Spikes and Boots
- Help and advice about crampons and
If your ambitions
in climbing or hillwalking stretch to
winter routes or high mountains you
are going to need a set of crampons,
even if you only aspire to tackle some
of the British hills in winter then
choosing the right gear is important.
Boots and crampons go together like
a horse and carriage so we've decided
to include some guidance on putting
the right set of 'spikes' on the right
pair of boots.
guide, Brian Hall has developed a system
to aid you in putting the right gear
together. Using one set of grades for
boots and another for crampons Brian's
system lets you cross reference accurately.
We are sure you will find the system
useful when choosing your winter footwear
B 0 :- Not suitable
for crampon use. Boots in this category
are general walking boots with too much
flex in the sole unit and with uppers
that too soft for comfortable crampon
B1 :- Heavier build
than boots in the B0 category, with
enough stiffness in the sole for use
in easy snow and ice conditions found
in the hills. (not mountains!) The uppers
should provide good ankle support and
have enough thickness of leather to
allow crampon straps to be securely
tightened without compressing the foot.
B2 :- A stiffened
sole, this normally means the sole is
reinforced with a shank of steel, plastic
or fibreglass. Thick leather upper,
2.8 mm to 3.5 mm leather allowing the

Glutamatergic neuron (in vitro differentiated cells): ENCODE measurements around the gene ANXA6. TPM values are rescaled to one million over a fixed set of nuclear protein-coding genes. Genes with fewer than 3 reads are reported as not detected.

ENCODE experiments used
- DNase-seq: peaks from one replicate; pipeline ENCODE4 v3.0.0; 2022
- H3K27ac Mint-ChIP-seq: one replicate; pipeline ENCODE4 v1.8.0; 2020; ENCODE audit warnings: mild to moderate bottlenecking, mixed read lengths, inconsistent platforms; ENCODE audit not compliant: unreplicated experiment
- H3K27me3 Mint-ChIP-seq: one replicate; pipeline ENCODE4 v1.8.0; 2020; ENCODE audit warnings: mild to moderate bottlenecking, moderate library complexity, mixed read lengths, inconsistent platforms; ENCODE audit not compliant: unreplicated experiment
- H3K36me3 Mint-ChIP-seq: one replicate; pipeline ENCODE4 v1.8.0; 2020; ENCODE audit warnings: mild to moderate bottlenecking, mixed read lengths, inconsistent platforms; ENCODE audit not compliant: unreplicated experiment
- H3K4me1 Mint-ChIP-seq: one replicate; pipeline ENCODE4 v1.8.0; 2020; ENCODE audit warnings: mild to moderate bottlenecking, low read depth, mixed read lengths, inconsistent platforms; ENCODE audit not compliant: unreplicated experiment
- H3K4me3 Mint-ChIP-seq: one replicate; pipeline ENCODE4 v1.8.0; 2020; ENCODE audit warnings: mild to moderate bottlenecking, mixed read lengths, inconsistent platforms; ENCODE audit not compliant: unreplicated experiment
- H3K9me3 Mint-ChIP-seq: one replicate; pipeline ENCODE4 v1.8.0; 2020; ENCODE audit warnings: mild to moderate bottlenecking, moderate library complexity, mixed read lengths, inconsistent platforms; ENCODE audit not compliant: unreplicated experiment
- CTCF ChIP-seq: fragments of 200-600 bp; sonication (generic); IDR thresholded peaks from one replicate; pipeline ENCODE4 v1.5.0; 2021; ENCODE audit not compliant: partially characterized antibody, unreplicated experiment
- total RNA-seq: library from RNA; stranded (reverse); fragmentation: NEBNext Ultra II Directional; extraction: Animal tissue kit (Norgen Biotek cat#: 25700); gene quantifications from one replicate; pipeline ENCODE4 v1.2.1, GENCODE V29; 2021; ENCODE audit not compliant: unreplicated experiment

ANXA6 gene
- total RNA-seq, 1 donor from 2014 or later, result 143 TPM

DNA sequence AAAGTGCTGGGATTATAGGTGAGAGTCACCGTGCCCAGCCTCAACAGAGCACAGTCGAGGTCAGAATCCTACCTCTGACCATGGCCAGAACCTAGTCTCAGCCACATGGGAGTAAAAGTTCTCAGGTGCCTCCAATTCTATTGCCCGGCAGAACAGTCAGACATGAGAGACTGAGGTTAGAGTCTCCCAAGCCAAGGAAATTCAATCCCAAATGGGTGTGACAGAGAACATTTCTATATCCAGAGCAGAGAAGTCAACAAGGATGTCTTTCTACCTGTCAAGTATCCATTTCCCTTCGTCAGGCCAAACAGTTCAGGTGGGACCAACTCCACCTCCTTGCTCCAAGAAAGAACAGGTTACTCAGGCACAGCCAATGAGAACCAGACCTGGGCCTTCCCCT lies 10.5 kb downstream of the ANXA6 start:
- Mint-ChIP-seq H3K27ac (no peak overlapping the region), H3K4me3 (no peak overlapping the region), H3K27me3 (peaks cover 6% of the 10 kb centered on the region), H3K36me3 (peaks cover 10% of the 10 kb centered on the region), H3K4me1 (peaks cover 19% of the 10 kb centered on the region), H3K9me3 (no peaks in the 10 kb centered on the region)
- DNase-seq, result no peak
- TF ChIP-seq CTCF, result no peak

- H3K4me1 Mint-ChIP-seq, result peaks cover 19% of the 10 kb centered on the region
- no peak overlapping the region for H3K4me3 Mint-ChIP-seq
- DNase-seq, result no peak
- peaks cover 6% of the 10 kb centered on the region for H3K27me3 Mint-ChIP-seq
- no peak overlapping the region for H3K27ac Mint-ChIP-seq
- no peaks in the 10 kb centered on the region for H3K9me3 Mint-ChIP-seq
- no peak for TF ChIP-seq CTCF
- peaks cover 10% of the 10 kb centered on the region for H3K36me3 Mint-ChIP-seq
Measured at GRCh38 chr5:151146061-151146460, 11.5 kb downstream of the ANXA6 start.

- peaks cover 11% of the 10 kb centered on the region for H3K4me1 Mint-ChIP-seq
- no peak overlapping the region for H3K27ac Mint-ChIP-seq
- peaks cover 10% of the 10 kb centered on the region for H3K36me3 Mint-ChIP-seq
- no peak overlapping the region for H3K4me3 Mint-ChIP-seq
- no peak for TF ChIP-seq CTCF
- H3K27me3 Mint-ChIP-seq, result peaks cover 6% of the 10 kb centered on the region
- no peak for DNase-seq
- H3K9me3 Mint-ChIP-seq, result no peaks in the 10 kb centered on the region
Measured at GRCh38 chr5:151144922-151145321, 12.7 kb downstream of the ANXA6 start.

boot to accept crampons for all day
use. Usually designed with excellent
ankle support. This type of boot can
be used for both Alpine and Scottish
B3 :- Technical
mountaineering boots, usually 'double
boots'with a fully stiffened outer shell
and an insulated inner. Boots in this
category are invariably fitted with
a full length shank. Boots of this type
are capable of performing in high altitude
mountaineering and are designed with
extreme use in mind.
C1 :- Flexible crampon
for walking, with or without front points.
C2 :- Articulated
crampon with either straps front and
back, step-in heel and front straps
or newer style nylon 'bales' and straps.
C3 :- Articulated
climbing or fully rigid technical climbing
Here's How It
A B0 boot will not
accept any form of crampon, the sole
unit is too flexible and the straps
would compress the upper so much that
it would restrict blood circulation,
a sure way to encourage frostbite. Even
an instep crampon may be impossible
to use on boots of this type.
A B1 boot will accept
a C1 crampon but not C2 or C3 crampons.
A B2 boot will be
able to accept C1 and C2 type crampons.
A B3 boot will take
the lot, from C1 to C3 although they
will perform best with the C3 crampons.
If you are unsure
as to the suitability of your boots
take them to your retailer or e-mail
us and we will try to give the best
advice we can. Brian's system of grading
boots and crampons is being accepted
by more and more boot manufacturers,
hopefully it will become the standard
for judging whether a set of spikes
and your footwear are compatible.
out your first set of crampons normally
meant you were going to put them on
and climb some wintery outcrop. One
alternative was to get your crampons
and ice axes and climb the nearest big
tree, very unkind to the tree! One other
way is to find an indoor climbing wall
with an indoor ice climbing facility.
The only one I know in the UK is the
Rope Race at Marple. I know they've
got one, I came up with the idea! Made
from a hard, closed cell foam their
wall allows novices to practice front-pointing
in safety. More facilities of this type
would allow novice ice climbers to get
used to the equipment and feel of climbing